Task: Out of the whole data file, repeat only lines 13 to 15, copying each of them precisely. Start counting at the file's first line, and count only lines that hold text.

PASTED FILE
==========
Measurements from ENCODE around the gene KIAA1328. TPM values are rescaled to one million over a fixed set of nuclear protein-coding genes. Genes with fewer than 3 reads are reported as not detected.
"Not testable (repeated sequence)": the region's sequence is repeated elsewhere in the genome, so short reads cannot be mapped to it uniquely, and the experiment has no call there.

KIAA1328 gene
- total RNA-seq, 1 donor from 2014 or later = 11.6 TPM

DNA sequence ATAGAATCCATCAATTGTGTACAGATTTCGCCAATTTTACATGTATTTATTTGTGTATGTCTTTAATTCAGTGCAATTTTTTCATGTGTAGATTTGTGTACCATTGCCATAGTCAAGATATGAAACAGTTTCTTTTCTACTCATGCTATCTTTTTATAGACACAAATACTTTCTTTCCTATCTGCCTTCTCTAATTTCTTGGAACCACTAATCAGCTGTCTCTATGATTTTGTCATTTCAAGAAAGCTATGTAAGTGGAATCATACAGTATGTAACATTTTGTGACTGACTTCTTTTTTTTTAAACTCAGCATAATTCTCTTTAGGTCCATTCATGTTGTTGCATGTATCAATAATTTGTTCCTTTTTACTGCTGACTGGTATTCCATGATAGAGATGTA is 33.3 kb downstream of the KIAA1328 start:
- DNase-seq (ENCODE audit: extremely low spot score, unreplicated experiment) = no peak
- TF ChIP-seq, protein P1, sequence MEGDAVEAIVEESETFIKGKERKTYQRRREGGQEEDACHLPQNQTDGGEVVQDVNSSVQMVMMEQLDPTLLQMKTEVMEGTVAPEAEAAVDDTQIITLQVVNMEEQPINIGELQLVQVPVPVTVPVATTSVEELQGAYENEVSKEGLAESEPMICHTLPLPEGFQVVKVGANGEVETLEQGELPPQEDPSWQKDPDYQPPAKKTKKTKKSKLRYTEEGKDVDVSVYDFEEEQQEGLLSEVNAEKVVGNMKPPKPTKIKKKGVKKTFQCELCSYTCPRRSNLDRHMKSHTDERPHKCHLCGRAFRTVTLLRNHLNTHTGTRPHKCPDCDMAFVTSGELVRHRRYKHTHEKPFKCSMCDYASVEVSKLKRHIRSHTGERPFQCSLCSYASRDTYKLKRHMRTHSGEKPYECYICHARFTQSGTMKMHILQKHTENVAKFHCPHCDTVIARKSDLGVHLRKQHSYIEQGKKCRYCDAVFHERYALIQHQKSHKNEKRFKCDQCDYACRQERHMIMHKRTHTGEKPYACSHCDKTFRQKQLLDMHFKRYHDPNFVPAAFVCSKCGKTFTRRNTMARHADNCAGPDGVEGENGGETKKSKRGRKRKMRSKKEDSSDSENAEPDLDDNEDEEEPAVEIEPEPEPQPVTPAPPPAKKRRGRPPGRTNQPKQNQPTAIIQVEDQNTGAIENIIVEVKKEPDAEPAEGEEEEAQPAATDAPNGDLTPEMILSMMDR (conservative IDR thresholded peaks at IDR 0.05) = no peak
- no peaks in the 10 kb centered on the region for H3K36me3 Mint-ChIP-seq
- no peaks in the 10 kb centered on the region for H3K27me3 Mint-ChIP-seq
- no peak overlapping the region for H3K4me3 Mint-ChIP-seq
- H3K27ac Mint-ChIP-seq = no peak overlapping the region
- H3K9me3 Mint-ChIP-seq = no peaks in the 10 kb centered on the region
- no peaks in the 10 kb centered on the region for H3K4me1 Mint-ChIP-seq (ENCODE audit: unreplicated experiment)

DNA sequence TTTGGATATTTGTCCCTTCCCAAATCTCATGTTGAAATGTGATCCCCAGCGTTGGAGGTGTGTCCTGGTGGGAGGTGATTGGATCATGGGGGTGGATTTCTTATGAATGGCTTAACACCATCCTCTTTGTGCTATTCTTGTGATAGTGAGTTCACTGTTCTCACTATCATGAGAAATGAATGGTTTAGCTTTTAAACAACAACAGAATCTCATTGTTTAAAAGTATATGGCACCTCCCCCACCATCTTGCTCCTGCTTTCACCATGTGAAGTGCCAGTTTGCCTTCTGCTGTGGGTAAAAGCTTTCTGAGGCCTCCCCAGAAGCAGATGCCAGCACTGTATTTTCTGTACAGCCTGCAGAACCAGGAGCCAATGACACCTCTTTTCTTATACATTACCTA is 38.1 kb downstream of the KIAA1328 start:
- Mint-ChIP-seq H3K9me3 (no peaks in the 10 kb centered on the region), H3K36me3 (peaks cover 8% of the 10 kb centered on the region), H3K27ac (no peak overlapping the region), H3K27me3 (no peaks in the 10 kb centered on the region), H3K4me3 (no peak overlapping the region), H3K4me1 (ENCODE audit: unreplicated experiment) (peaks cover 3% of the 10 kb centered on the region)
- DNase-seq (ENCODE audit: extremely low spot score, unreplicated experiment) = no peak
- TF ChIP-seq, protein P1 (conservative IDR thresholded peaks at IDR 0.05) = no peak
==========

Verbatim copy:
- no peaks in the 10 kb centered on the region for H3K4me1 Mint-ChIP-seq (ENCODE audit: unreplicated experiment)

DNA sequence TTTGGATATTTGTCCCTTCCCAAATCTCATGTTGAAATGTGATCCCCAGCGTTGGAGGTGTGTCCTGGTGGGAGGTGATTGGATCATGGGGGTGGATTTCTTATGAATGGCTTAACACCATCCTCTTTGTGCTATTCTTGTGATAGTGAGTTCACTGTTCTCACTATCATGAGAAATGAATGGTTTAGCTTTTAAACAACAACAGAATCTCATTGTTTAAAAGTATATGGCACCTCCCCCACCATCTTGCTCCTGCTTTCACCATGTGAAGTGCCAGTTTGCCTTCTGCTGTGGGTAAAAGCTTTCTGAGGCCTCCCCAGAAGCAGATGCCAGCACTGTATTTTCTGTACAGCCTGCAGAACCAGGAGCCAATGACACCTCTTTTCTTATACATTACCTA is 38.1 kb downstream of the KIAA1328 start:
- Mint-ChIP-seq H3K9me3 (no peaks in the 10 kb centered on the region), H3K36me3 (peaks cover 8% of the 10 kb centered on the region), H3K27ac (no peak overlapping the region), H3K27me3 (no peaks in the 10 kb centered on the region), H3K4me3 (no peak overlapping the region), H3K4me1 (ENCODE audit: unreplicated experiment) (peaks cover 3% of the 10 kb centered on the region)